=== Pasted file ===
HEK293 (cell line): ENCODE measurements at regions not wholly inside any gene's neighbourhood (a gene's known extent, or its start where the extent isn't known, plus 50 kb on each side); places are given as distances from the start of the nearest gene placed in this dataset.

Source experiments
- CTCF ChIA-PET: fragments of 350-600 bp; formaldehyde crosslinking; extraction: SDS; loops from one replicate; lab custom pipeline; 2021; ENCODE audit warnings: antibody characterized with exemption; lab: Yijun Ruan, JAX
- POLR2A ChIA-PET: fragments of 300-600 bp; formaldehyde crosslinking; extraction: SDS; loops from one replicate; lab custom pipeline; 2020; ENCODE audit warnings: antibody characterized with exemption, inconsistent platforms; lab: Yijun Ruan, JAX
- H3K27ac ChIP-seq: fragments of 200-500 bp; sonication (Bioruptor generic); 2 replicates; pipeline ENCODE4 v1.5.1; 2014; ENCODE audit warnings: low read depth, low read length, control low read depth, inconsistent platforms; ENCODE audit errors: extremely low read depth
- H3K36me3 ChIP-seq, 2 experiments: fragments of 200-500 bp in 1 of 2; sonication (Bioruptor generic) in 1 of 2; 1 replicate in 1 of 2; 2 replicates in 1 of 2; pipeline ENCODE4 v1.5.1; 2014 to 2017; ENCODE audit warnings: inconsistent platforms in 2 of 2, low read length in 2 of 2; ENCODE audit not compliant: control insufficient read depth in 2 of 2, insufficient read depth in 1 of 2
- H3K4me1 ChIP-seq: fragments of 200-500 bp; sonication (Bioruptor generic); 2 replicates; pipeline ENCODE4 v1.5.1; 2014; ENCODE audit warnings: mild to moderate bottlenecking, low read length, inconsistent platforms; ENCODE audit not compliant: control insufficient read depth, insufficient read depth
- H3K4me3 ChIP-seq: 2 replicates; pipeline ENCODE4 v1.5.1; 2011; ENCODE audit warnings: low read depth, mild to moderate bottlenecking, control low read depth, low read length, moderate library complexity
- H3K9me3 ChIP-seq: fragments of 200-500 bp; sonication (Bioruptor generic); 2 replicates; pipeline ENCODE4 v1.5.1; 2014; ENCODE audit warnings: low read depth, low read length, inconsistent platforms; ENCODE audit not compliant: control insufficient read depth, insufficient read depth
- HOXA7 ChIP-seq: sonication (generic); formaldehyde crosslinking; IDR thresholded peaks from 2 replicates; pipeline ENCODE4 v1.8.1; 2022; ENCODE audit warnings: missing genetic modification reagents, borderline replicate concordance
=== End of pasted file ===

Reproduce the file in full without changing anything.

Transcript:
HEK293 (cell line): ENCODE measurements at regions not wholly inside any gene's neighbourhood (a gene's known extent, or its start where the extent isn't known, plus 50 kb on each side); places are given as distances from the start of the nearest gene placed in this dataset.

Source experiments
- CTCF ChIA-PET: fragments of 350-600 bp; formaldehyde crosslinking; extraction: SDS; loops from one replicate; lab custom pipeline; 2021; ENCODE audit warnings: antibody characterized with exemption; lab: Yijun Ruan, JAX
- POLR2A ChIA-PET: fragments of 300-600 bp; formaldehyde crosslinking; extraction: SDS; loops from one replicate; lab custom pipeline; 2020; ENCODE audit warnings: antibody characterized with exemption, inconsistent platforms; lab: Yijun Ruan, JAX
- H3K27ac ChIP-seq: fragments of 200-500 bp; sonication (Bioruptor generic); 2 replicates; pipeline ENCODE4 v1.5.1; 2014; ENCODE audit warnings: low read depth, low read length, control low read depth, inconsistent platforms; ENCODE audit errors: extremely low read depth
- H3K36me3 ChIP-seq, 2 experiments: fragments of 200-500 bp in 1 of 2; sonication (Bioruptor generic) in 1 of 2; 1 replicate in 1 of 2; 2 replicates in 1 of 2; pipeline ENCODE4 v1.5.1; 2014 to 2017; ENCODE audit warnings: inconsistent platforms in 2 of 2, low read length in 2 of 2; ENCODE audit not compliant: control insufficient read depth in 2 of 2, insufficient read depth in 1 of 2
- H3K4me1 ChIP-seq: fragments of 200-500 bp; sonication (Bioruptor generic); 2 replicates; pipeline ENCODE4 v1.5.1; 2014; ENCODE audit warnings: mild to moderate bottlenecking, low read length, inconsistent platforms; ENCODE audit not compliant: control insufficient read depth, insufficient read depth
- H3K4me3 ChIP-seq: 2 replicates; pipeline ENCODE4 v1.5.1; 2011; ENCODE audit warnings: low read depth, mild to moderate bottlenecking, control low read depth, low read length, moderate library complexity
- H3K9me3 ChIP-seq: fragments of 200-500 bp; sonication (Bioruptor generic); 2 replicates; pipeline ENCODE4 v1.5.1; 2014; ENCODE audit warnings: low read depth, low read length, inconsistent platforms; ENCODE audit not compliant: control insufficient read depth, insufficient read depth
- HOXA7 ChIP-seq: sonication (generic); formaldehyde crosslinking; IDR thresholded peaks from 2 replicates; pipeline ENCODE4 v1.8.1; 2022; ENCODE audit warnings: missing genetic modification reagents, borderline replicate concordance